NAIROBI, Kenya — The use of child soldiers — teenage boys dressed in military uniforms and carrying assault rifles — is commonplace in South Sudan and will be the subject of U.N. Security Council discussions next month, the top U.N. official for children and armed conflict said Thursday.
South Sudan has suffered from decades of conflict, and the U.N. official, Leila Zerrougui, said the country had cut down on the use of children in combat until massive violence broke out in December.
Zerrougui said that when she visited the rebel commander David Yau Yau in June, there were child soldiers alongside him when he greeted her.
"We are seeing that the ongoing violation against children is a trend and is committed by both sides," she said.
She also said that the use of child soldiers in Somalia — especially by opposition militias like al-Shabab — is high. She called the practice unacceptable and underscored the need to advocate an end to children in combat.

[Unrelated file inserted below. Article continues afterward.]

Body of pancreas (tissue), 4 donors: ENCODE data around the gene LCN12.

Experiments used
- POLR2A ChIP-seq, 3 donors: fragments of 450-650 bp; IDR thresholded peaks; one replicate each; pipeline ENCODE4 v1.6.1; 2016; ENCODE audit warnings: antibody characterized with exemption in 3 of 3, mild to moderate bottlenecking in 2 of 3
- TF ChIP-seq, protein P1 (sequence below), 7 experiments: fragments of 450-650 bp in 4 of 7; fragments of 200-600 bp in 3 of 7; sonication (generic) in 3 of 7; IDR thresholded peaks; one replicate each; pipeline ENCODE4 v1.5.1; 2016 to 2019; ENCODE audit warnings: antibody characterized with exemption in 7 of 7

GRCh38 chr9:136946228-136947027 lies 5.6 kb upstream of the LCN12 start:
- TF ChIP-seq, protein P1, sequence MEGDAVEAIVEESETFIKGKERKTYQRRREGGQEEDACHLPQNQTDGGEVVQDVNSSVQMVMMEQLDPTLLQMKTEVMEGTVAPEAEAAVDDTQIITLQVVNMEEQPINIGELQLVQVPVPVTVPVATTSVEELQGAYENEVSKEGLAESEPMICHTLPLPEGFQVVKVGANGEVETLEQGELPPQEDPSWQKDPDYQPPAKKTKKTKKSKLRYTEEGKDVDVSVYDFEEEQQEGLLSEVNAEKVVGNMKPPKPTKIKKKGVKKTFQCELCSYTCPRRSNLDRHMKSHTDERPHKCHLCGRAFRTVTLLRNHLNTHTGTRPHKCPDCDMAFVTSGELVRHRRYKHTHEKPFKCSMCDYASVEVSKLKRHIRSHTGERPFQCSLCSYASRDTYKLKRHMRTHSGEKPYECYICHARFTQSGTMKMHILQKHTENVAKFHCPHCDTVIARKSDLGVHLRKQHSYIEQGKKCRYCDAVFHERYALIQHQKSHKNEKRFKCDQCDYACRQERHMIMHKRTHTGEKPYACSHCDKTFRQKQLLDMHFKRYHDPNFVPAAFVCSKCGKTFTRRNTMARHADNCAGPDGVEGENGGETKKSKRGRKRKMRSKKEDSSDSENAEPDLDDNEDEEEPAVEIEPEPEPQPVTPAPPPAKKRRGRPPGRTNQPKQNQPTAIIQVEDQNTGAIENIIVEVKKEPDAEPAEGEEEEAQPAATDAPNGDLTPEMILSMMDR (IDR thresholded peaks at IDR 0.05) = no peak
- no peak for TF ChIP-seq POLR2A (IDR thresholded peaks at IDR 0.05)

Human Rights Watch this week said South Sudan's government used children in fighting this month in Bentiu and Rubkona. Witnesses told the group that they saw dozens of armed children in military uniform.
Human Rights Watch said members of the military and government in Bentiu acknowledged that their forces include children but those officials said the children have been seeking work.
"South Sudan's army has returned to a terrible practice, once again throwing children into the battlefields," said Daniel Bekele, Africa director at Human Rights Watch. "Civilian and military leaders should immediately remove all children from their ranks and return them to their families."
The group said that it spoke to a 12-year-old boy who said that a government soldier ordered him and other children in Rubkona to shoot at opposition forces. A 14-year-old said he was in battle and lay on the ground "whenever I heard shelling."